After last year’s special session vote for Obamacare’s Medicaid expansion by a handful of Republicans (who joined with Democrats), we pledged to hold accountable those who voted for it.

Pending any 2014 legislative atrocities, we are releasing the following list of Republicans we intend to primary on Tuesday, September 8, 2014.

In order to see this through, we need your financial support. Elections cost money and to win will require the most strategic use of resources. If we can count on your support, please visit our donation page and give generously toward this effort.

Here is the preliminary primary list:

Jeff Dial – LD-18
Bob Worsley – LD-25
Adam Driggs – LD 28

Doris Goodale – LD-5
TJ Shope – LD-8
Frank Pratt – LD-8
Ethan Orr – LD-9
Heather Carter – LD-15
Doug Coleman – LD-16
Bob Robson – LD-18
Kate Brophy McGee – LD-28

Donate Now!

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What’s All This Fuss About Sales Tax?

Following the latest efforts to reform the way Arizona manages the transaction privilege tax aka sales tax revenue?

We are.

Here are two reports from KAET’s Horizon featuring Arizona Capitol Times reporter Jim Small and Arizona State University economist Dennis Hoffman on Governor Jan Brewer’s agenda to simplify Arizona Sales Tax system.

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Arizona Republic Columnist Laurie Roberts on Betsey Bayless Raise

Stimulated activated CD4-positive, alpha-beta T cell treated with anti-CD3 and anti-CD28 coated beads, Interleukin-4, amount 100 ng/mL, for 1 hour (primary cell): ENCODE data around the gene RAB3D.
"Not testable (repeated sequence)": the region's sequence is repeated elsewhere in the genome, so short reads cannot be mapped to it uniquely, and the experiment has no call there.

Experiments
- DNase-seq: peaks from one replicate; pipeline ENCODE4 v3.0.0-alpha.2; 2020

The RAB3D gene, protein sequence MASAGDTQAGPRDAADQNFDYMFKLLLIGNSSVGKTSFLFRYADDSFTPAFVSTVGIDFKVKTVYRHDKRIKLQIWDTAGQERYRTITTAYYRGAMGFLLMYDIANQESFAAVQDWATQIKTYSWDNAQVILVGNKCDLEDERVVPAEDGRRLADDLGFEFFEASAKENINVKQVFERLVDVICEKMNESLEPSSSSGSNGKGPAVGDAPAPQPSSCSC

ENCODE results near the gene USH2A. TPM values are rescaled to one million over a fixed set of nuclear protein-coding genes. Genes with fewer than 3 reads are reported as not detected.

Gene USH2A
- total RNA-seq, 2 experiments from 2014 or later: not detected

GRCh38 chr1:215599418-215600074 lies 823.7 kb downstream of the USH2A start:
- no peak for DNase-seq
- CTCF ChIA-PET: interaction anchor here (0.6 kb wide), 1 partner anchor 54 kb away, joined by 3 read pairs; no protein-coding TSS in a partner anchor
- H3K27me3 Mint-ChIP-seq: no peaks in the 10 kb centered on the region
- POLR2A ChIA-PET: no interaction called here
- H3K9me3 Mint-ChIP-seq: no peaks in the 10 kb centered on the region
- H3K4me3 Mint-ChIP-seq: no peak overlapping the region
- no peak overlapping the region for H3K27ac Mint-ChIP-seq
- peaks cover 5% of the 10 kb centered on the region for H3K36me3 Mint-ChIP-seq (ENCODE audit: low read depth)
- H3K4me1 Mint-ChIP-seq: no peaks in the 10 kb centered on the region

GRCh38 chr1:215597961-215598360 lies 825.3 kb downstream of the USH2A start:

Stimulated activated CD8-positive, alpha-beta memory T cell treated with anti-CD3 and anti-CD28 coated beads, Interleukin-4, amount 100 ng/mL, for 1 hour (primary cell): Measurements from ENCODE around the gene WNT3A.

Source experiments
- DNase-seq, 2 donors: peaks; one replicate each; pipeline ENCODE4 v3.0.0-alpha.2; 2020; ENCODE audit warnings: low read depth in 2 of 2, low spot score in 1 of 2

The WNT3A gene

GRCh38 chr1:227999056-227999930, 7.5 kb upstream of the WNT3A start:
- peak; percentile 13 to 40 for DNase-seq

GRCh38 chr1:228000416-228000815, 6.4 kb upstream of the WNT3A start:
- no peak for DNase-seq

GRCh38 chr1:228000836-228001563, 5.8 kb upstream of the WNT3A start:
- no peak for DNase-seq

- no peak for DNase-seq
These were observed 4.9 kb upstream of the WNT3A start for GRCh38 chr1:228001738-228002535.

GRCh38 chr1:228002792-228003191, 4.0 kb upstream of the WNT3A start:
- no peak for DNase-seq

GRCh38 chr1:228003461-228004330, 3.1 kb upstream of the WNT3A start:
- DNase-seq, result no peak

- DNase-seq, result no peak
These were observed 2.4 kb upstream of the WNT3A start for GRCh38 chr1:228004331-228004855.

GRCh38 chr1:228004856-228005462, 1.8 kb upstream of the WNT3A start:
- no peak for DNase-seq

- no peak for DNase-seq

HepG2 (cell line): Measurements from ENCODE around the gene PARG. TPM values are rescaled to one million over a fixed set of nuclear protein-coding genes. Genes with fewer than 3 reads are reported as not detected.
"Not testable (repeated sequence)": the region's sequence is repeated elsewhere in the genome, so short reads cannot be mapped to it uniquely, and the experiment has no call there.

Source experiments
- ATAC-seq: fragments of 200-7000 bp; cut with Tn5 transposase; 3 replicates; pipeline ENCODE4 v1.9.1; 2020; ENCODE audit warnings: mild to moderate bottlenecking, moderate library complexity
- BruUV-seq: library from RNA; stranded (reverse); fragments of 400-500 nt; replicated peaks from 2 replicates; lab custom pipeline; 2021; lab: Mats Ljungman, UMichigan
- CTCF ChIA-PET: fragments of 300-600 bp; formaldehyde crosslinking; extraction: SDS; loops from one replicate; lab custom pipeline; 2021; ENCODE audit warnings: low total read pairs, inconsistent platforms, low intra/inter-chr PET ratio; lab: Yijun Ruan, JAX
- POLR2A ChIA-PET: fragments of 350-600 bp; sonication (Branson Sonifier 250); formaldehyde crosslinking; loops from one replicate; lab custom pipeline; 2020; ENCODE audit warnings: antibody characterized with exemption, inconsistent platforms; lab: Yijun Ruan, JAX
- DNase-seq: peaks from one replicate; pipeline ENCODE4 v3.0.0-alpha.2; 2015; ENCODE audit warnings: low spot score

Arizona Republic columnist Laurie Roberts recently appeared on Arizona KAET’s Horizon to discuss the $125,000 pay raise awarded to Maricopa County Integrated Health System’s CEO, Betsey Bayless.

We applaud Laurie Roberts for revealing the details on Bayless’ machinations that brings her salary up to $500,000 a year!

Betsey Bayless is probably the highest paid unelected state official in Arizona.

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No New Taxes, No on 204 Releases “5 Reasons”

NO on 204

PHOENIX — No New Taxes, No on 204 today released its newest television advertisement titled, “5 Reasons.” Business and community leaders across the state all agree that the $1 billion permanent sales tax burden that Prop 204 will place on hardworking families and small business owners is bad public policy. Although there are 100 things wrong with the initiative, the top five reasons are highlighted in this 30 second spot.

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Script For “5 Reasons:”



ANNOUNCER: “5 reasons to vote no on Prop 204. 204 is the largest permanent tax increase in Arizona’s history.”


ANNOUNCER: “Arizona would have the second highest sales taxes in America.”


ANNOUNCER: “Groups all across Arizona say 204 has no education reform.”


ANNOUNCER: “204 was written by special interests in secret.”


ANNOUNCER: “And The Republic opposes 204 saying it:

“…is bad public policy…burdening the poor far more than the well-to-do…”


ANNOUNCER: “Vote No on 204.”

To learn more about Proposition 204, please visit


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Mesa Mayor Scott Smith on Arizona Proposition 204